North Elba rejects first moratorium exception application

Councilors consider second application

LAKE PLACID — The North Elba Town Council on Tuesday denied the first application it received for an exception from the town’s current moratorium on issuing new short-term vacation rental permits. Councilors are now considering a second variance application.

Town councilors unanimously voted to reject a variance application from Tim and Jill Gerrity, who were seeking a moratorium exception for their primary residence on Juniper Circle. Their application stated that they travel “several times per year” for work with their two toddlers, and those travel expenses are “out of pocket.” Without STR income to cover the cost of homeownership while they’re traveling, the application stated, the Gerritys wouldn’t be able to “make ends meet.”

The town council on Tuesday presented a document of “findings of fact” that included reasons why the board chose to deny the application. The board found that the Gerritys didn’t demonstrate “an actual loss of rental income,” according to board documents, and that the Gerritys failed to demonstrate financial evidence that they couldn’t get a reasonable financial return by using the property for allowable uses, like renting the property to a long-term tenant.

The Gerritys weren’t present for Tuesday’s meeting.

New application

The town council held a public hearing before its regular meeting on Tuesday for a second variance application from Joanna and Andrew Madloch, who are asking for a variance for their property on Whiteface Inn Lane — a residentially-zoned area in the town. Andrew presented their application to the board on Tuesday.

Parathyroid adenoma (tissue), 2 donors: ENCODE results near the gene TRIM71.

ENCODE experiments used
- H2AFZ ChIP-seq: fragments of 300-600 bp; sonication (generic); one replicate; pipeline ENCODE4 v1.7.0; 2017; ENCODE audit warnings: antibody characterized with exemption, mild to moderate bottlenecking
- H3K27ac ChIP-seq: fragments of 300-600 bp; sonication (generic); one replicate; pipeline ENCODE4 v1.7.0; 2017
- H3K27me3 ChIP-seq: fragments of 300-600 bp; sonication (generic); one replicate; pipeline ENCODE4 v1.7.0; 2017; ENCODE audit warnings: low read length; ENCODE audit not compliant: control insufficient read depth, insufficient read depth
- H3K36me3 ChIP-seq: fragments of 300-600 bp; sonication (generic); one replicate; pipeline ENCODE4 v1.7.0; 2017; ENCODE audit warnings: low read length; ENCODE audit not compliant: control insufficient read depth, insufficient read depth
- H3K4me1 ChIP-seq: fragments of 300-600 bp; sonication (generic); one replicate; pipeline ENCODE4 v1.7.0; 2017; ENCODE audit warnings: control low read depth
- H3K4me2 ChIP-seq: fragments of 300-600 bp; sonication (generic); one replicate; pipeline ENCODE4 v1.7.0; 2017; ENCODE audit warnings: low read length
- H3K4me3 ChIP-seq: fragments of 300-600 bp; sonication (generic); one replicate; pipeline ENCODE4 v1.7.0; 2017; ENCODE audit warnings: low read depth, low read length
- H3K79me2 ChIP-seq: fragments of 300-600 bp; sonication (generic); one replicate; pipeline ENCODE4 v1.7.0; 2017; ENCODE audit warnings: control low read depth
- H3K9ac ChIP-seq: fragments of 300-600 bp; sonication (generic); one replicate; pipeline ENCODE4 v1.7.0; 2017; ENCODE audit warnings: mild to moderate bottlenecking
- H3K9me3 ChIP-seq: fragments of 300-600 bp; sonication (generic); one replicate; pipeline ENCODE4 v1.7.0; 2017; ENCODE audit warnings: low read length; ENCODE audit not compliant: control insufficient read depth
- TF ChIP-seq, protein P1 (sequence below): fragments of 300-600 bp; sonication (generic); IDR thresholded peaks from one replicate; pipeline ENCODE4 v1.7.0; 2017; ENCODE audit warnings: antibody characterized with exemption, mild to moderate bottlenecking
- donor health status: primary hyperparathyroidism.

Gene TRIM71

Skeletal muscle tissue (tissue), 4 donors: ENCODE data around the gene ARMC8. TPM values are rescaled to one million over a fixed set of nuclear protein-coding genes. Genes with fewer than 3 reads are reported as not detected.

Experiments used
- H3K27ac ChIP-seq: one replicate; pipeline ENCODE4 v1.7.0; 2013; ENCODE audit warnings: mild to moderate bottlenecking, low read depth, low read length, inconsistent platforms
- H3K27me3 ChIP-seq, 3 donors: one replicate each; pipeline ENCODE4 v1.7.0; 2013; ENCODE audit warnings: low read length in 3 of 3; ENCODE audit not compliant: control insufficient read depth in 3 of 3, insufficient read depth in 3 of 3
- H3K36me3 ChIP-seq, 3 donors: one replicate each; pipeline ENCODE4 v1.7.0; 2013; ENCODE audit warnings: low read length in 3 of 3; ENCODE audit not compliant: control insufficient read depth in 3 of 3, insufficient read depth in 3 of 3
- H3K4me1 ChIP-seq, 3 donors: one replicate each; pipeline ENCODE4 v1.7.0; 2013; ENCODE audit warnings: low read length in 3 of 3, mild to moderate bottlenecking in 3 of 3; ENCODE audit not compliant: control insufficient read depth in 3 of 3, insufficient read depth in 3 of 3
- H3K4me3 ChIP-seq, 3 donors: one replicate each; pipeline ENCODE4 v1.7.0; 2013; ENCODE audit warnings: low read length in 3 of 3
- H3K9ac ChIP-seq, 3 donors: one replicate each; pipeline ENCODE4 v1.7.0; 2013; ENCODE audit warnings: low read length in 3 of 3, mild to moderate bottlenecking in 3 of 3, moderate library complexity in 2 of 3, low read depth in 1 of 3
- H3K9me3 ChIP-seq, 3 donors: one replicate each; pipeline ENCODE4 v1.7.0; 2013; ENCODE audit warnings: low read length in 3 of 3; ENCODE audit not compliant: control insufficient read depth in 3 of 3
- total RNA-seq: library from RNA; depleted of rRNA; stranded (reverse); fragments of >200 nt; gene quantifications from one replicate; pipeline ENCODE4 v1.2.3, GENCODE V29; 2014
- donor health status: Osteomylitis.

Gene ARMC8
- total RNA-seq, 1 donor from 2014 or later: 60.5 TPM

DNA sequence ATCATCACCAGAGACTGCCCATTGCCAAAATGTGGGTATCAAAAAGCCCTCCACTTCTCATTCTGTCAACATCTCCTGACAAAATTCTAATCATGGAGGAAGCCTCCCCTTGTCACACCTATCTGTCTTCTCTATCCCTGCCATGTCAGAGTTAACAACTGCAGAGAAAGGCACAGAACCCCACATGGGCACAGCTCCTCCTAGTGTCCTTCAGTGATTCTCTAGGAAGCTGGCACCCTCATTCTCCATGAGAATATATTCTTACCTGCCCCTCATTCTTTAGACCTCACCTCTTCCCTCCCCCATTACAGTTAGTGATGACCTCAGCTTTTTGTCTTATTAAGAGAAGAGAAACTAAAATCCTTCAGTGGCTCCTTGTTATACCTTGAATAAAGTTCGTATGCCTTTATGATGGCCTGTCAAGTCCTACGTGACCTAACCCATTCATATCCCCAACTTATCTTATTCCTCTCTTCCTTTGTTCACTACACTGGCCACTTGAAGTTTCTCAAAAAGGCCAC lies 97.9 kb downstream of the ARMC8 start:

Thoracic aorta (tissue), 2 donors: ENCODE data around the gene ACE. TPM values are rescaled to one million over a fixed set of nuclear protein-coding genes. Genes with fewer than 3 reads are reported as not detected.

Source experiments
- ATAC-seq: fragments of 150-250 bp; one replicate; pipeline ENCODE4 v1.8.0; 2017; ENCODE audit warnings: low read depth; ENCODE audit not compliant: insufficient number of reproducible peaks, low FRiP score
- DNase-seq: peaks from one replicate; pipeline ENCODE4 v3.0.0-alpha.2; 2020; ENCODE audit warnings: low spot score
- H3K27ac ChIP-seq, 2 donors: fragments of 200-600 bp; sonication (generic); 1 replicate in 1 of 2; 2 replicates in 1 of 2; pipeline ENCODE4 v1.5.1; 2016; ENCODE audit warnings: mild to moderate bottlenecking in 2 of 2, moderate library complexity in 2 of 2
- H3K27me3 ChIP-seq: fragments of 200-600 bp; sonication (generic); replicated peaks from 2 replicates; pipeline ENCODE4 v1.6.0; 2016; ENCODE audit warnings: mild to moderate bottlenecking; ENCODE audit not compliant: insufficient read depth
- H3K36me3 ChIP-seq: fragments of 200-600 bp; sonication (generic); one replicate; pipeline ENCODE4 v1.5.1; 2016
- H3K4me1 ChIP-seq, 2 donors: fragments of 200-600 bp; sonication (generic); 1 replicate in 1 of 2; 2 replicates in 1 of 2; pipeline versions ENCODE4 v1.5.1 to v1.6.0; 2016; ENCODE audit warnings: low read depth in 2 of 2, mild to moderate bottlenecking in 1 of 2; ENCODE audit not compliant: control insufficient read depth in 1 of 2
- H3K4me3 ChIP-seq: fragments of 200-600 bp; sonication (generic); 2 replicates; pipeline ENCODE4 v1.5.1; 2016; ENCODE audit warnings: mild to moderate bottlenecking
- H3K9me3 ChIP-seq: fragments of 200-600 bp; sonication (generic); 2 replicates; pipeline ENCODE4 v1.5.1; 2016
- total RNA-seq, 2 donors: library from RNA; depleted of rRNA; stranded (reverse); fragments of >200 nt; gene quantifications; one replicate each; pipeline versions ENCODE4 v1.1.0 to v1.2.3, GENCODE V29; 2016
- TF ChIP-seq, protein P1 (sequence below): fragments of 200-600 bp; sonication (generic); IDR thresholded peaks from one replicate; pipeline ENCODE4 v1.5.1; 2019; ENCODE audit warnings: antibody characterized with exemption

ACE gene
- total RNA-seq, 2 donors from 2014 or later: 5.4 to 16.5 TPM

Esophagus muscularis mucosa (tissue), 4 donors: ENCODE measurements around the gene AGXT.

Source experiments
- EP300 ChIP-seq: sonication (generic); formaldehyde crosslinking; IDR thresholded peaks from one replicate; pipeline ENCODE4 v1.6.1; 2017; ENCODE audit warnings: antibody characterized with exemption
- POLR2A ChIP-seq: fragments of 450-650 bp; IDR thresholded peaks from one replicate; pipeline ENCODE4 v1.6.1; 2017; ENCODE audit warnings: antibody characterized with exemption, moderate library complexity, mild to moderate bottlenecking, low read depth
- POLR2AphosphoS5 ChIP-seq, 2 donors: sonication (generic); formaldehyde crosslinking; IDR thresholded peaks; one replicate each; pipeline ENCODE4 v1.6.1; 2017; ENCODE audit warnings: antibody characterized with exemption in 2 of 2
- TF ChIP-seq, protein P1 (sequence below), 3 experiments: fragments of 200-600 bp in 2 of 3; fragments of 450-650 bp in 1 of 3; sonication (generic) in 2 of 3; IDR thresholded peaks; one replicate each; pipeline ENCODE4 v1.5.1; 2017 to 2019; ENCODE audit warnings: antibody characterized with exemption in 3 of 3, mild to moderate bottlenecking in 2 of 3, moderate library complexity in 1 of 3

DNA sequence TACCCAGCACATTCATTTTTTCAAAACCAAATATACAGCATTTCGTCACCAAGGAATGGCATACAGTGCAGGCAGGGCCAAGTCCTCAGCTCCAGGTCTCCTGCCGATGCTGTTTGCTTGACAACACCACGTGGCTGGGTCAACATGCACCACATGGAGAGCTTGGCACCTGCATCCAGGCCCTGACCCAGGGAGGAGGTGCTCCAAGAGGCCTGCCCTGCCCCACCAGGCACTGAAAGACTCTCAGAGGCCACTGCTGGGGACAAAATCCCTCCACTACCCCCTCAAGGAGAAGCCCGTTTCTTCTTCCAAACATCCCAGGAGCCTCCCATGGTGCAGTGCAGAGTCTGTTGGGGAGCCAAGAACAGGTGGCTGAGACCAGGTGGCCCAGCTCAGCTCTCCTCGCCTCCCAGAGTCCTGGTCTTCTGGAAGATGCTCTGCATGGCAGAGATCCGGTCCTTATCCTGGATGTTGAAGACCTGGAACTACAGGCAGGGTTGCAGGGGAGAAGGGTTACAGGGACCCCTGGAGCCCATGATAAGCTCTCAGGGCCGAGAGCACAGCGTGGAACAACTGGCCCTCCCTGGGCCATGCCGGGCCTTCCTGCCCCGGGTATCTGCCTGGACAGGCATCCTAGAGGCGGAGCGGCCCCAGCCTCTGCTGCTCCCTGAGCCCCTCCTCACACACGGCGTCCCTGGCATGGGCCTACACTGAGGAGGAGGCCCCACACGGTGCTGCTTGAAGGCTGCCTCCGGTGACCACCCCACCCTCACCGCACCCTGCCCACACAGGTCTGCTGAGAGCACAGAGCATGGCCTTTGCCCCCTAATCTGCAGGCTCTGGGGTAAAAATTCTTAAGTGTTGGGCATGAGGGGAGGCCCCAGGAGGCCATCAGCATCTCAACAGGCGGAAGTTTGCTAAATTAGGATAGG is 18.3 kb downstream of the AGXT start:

The Madlochs’ application states that the moratorium is causing them “significant financial hardship.” The couple wrote that they’re self-employed, and they said the pandemic dealt a blow to their gross annual income in 2020. They decided to sell their home on Marcy Road to buy a Whiteface Inn Lane property with a plan to use it as an STR to supplement their “dwindling income.”

While the Madlochs’ application lists the Whiteface Inn Lane property as their primary residence, Andrew told town councilors on Tuesday that the couple’s primary residence is in New Jersey; he said they live here nearly half of the year.

The Madlochs wrote in their application that they haven’t been able to rent their property as an STR because of property damage that was undisclosed at the time of purchase, which they said they repaired themselves in 2020 and 2021. According to their application, their property is now ready to be rented. Their application also states that the Whiteface Inn Lane property has a history of being used as an STR, but Councilor Emily Kilburn Politi said the Building and Planning Department wasn’t able to find a rental history for the property. Kilburn Politi also asked Andrew if he had communicated with the Code Enforcement Office while they were making repairs to the home, and he said he didn’t know he had to.

Due to business struggles that deepened their financial hardship last year, according to the Madlochs’ application, they weren’t able to pay taxes for the first time in their lives. They said they paid $8,000 in taxes with credit card debt, and they still owe the IRS $50,000 for their 2021 tax return. They said their credit score has dropped from 800 to 670 this year alone.

The town council left a public comment period for this application open for seven days after the hearing. People can email comments about the application to town Clerk Laurie Dudley at ldudley@northelba.org through Monday. While a notice for Tuesday’s public hearing wasn’t submitted to the town’s website or anywhere else online, Dudley submitted a public notice that ran in the June 22 edition of the Enterprise.

The board plans to make a decision to approve or deny the application at its next regular board meeting at 5:30 p.m. on Tuesday, Aug. 2.


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